At least 79 million American women have HPV – and yet only 13 percent of under-17s are receiving the vaccine more the 12 years since it became available.
New figures show there has been an 89 percent decrease in rates among girls aged 14 to 24 who have received the shot since 2006.
There has also been a 34 percent drop in HPV rates among unvaccinated women living in areas with the vaccine, which experts attribute to ‘herd immunity’.
Meanwhile, rates of HPV have increased in women over 30.
Speaking at a conference on Friday, leading figures at the CDC, National Cancer Institute and UNC blamed scare campaigns and one-time presidential candidate Michele Bachmann for driving parents to fear the vaccine, which is designed to prevent a host of HPV-related cancers.
Rates of HPV vaccine uptake are low more than a decade since it was first rolled out in the US
‘Routine vaccination is recommended in the United States for females and males but coverage is still low,’ Dr Lauri E Markowitz, of the CDC’s division of STD Prevention, told the American Association for the Advancement of Science conference on Friday.
‘We have seen in other countries like Australia and Scotland a decline in the rates of HPV and of genital warts even in areas with low vaccine coverage.’
Indeed, she says, in Australia the rate of genital warts dropped more than 90 percent in women under 21 within five years of the vaccine being implemented – among both vaccinated and unvaccinated people.
In Scotland, HPV prevalence declined over 80 percent within seven years of introducing the vaccine and the rate of high-grade cervical precancers dropped from 11.9 per 1,000 people to 2.9.
Dr Noel T Brewer, who studies health behavior at the University of North Carolina, warns there is nothing men and women can do to prevent oral cancer except to stop drinking and smoking, and to get the vaccine.
But one of the biggest obstacles, he said, is that a large proportion of doctors admit they don’t recommend it to parents.
In a survey first compiled by pharmaceutical company Merck, and later corroborated by Brewer, a third of doctors admitted that they try to avoid discussing the HPV shot with parents because they think ‘it will be an uncomfortable conversation’.
‘They don’t want to get into talking about sex,’ Brewer said.
Beyond that, 65 percent of doctors said they had offered to delay administering the HPV vaccine, which lead to just 10 percent of their patients getting it.
In a bid to get around the issue, doctors are now being trained to slip the subject into the middle of a sentence before changing the topic to talk about something else.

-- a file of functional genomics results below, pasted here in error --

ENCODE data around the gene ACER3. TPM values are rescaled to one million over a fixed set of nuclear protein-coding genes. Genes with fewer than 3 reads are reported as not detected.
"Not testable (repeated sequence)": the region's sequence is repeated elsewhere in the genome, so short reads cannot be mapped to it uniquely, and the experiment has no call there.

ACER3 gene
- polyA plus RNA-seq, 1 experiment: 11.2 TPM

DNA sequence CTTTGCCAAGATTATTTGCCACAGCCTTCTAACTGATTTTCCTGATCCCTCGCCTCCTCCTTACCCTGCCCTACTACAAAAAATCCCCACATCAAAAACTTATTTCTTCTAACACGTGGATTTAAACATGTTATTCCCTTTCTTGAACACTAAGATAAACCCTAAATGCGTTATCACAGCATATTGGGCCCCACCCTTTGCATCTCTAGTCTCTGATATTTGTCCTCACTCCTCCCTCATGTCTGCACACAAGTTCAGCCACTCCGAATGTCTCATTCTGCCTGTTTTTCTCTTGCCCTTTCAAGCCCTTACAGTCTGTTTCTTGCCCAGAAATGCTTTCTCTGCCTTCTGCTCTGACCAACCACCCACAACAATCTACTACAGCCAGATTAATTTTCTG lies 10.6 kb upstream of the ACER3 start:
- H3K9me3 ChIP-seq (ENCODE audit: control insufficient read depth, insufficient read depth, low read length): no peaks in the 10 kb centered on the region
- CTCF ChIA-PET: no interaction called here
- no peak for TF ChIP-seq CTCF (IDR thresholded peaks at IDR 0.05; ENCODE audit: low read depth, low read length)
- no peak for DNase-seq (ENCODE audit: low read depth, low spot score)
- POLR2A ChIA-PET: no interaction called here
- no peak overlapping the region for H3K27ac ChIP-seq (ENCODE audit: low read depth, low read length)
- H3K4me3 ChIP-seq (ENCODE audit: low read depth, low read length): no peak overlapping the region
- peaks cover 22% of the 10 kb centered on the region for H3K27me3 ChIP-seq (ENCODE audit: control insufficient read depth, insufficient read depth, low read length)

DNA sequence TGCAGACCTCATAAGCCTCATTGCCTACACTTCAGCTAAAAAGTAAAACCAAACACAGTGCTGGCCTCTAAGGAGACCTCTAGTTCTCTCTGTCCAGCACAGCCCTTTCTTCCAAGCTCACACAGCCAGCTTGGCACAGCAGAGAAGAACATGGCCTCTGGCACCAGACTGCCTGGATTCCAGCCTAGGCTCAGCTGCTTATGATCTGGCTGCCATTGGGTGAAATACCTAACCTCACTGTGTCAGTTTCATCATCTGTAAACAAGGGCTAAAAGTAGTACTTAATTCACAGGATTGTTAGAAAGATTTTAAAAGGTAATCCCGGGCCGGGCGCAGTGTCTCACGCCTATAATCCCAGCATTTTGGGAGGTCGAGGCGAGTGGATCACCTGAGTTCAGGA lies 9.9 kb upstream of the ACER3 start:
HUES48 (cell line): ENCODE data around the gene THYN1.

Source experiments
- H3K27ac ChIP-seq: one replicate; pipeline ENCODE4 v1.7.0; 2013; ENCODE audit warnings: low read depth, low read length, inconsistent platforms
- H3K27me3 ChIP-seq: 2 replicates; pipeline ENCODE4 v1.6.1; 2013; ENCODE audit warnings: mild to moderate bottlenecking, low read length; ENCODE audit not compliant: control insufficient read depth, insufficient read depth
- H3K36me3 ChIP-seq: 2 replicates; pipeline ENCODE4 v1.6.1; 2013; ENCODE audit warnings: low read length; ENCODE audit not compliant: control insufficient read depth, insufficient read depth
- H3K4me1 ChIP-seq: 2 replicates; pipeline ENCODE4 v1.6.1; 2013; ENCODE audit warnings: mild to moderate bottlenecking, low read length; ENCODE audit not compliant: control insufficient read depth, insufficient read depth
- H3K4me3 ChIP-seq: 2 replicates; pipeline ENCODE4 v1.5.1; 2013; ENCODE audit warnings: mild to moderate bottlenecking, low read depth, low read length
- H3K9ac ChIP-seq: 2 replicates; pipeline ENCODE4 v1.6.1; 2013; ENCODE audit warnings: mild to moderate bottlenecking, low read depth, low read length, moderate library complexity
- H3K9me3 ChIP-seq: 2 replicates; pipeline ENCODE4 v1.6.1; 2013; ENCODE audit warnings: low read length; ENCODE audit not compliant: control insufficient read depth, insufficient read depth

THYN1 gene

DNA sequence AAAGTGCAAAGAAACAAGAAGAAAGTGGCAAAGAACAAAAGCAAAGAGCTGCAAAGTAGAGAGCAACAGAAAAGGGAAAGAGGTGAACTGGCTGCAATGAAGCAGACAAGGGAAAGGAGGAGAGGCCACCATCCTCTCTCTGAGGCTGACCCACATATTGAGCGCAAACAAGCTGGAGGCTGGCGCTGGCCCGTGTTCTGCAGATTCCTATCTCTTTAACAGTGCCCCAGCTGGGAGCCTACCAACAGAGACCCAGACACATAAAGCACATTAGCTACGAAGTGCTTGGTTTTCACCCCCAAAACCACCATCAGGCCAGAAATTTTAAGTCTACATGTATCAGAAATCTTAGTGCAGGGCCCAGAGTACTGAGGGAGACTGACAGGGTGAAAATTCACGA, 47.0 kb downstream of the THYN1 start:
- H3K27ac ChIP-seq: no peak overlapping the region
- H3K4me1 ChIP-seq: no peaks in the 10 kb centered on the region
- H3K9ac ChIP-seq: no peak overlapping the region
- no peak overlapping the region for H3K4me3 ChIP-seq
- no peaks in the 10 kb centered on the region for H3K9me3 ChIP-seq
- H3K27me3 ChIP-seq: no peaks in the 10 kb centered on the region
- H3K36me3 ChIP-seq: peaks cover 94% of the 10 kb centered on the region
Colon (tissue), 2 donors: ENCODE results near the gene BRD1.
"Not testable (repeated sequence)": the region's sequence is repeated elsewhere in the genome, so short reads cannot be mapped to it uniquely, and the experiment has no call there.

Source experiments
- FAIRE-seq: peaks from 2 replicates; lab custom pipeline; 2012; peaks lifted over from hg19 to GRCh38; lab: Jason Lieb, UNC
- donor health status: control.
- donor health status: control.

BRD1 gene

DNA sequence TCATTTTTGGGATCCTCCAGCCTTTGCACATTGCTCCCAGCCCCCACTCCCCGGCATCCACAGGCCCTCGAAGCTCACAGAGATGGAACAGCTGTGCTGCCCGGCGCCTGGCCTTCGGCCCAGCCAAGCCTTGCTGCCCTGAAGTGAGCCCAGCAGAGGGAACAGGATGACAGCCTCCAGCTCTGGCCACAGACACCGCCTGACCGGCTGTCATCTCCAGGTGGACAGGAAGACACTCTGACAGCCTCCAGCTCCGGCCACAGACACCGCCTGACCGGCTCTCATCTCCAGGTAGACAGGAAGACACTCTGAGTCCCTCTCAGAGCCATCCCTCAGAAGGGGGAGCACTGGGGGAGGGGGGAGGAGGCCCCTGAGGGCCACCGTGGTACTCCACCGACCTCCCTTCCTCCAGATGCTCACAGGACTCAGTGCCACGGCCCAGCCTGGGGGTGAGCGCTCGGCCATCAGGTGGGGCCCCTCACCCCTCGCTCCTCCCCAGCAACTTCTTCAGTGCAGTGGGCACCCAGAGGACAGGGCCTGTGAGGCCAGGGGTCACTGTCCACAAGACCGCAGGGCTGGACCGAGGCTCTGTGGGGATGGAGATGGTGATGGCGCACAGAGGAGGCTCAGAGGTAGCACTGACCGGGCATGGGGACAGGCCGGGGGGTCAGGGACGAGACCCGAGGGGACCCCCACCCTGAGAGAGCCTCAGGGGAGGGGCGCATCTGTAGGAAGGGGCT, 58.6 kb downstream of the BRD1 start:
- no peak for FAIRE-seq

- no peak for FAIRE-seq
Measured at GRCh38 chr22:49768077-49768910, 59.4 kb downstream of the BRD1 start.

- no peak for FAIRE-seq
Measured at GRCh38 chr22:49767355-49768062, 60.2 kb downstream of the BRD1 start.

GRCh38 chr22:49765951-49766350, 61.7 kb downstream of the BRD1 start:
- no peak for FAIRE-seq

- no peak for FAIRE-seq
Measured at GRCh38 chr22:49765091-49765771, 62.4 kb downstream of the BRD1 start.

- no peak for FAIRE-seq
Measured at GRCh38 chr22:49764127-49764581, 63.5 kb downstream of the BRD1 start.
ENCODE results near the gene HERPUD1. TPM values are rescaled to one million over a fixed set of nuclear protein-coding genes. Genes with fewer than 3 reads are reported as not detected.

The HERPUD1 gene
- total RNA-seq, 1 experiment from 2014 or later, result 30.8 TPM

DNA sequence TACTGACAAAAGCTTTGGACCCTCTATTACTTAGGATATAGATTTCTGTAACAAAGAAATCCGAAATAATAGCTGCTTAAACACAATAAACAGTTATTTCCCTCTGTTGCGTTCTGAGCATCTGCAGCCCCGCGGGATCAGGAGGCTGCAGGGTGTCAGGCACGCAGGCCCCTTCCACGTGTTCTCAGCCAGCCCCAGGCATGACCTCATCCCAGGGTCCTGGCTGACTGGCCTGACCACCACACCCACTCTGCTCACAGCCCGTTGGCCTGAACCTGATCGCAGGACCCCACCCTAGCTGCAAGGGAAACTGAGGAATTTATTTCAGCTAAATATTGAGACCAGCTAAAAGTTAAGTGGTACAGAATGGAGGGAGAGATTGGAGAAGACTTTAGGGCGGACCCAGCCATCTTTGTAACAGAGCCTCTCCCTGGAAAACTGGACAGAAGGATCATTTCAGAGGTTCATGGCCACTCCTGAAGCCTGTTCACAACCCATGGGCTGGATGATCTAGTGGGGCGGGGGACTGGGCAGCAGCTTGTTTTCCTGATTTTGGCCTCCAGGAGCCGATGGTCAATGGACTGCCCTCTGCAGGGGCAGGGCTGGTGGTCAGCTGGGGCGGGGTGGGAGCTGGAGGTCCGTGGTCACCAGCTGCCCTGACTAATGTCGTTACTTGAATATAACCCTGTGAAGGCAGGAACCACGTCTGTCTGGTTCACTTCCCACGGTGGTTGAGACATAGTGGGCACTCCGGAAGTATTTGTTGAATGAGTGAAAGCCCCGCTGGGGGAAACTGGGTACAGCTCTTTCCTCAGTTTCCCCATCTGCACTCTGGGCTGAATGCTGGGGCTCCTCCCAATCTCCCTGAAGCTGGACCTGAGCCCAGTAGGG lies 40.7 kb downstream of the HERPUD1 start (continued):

According to Brewer, that is a step in the right direction if we want to prevent HPV-related cancers, including head and neck cancer, penile cancer, and uterine cancer.
‘Without these vaccines several people will die,’ he said, after reading out Bachmann’s controversial rallying cry against the vaccine in 2006, when she claimed it could cause neurological disease.
‘These statements just don’t help. Michele Bachmann wasn’t the first. People have been hating on vaccinations for the better part of 200 years. We won’t get everyone, we just need to get over 80 percent.’
WHAT IS HPV? THE INFECTION LINKED TO 99% OF CERVICAL CANCER CASES
Up to eight out of 10 people will be infected with HPV in their lives
Human papilloma virus (HPV) is the name for a group of viruses that affect your skin and the moist membranes lining your body.
Spread through vaginal, anal and oral sex and skin-to-skin contact between genitals, it is extremely common.
Up to eight out of 10 people will be infected with the virus at some point in their lives.
There are more than 100 types of HPV. Around 30 of which can affect the genital area. Genital HPV infections are common and highly contagious.
Many people never show symptoms, as they can arise years after infection, and the majority of cases go away without treatment.
It can lead to genital warts, and is also known to cause cervical cancer by creating an abnormal tissue growth.
Annually, an average of 38,000 cases of HPV-related cancers are diagnosed in the US, 3,100 cases of cervical cancer in the UK and around 2,000 other cancers in men.
HPV can also cause cancers of the throat, neck, tongue, tonsils, vulva, vagina, penis or anus. It can take years for cancer to develop.